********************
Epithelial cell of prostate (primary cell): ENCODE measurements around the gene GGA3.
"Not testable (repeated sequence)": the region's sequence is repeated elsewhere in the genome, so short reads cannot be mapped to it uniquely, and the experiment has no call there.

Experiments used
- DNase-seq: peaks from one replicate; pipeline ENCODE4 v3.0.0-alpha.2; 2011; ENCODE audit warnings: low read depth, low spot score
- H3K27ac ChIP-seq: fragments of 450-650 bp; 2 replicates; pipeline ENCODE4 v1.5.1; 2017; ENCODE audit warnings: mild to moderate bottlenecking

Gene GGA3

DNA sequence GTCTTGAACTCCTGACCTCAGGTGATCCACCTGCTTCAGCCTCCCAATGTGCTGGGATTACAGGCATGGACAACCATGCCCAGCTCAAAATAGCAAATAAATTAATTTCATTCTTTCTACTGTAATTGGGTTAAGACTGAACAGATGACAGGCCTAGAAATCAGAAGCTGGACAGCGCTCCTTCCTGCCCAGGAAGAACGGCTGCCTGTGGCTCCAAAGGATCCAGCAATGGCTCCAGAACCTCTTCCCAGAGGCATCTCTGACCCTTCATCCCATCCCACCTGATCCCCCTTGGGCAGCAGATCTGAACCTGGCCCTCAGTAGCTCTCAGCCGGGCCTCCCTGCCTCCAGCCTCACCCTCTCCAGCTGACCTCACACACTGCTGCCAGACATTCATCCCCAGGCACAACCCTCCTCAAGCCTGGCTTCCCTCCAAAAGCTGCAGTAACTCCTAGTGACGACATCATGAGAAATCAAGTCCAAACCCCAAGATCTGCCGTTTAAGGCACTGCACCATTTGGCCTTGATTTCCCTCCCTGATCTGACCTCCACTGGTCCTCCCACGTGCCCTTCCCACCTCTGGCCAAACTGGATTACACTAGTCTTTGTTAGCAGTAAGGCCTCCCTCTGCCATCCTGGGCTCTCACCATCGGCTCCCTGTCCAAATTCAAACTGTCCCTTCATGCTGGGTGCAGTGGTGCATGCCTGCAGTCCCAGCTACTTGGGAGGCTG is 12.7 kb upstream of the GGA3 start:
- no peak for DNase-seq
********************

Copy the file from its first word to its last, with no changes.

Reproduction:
Epithelial cell of prostate (primary cell): ENCODE measurements around the gene GGA3.
"Not testable (repeated sequence)": the region's sequence is repeated elsewhere in the genome, so short reads cannot be mapped to it uniquely, and the experiment has no call there.

Experiments used
- DNase-seq: peaks from one replicate; pipeline ENCODE4 v3.0.0-alpha.2; 2011; ENCODE audit warnings: low read depth, low spot score
- H3K27ac ChIP-seq: fragments of 450-650 bp; 2 replicates; pipeline ENCODE4 v1.5.1; 2017; ENCODE audit warnings: mild to moderate bottlenecking

Gene GGA3

DNA sequence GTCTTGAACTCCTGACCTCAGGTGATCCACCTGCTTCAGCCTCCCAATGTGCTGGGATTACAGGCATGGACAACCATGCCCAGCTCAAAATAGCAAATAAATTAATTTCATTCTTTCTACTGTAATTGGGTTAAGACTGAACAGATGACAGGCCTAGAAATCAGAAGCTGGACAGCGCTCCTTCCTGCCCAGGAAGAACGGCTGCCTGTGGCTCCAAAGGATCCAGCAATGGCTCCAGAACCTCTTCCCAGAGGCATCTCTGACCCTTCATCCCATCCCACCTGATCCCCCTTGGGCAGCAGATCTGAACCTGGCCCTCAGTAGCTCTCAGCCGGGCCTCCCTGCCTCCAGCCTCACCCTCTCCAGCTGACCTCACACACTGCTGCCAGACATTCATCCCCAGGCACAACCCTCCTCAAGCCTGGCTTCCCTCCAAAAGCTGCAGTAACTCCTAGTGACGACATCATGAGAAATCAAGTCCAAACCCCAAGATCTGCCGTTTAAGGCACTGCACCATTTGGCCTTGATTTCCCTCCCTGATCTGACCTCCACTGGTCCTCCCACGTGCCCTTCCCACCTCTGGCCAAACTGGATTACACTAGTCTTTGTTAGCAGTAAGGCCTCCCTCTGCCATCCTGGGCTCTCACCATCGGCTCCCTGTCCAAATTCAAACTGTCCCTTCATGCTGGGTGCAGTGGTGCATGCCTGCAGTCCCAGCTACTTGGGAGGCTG is 12.7 kb upstream of the GGA3 start:
- no peak for DNase-seq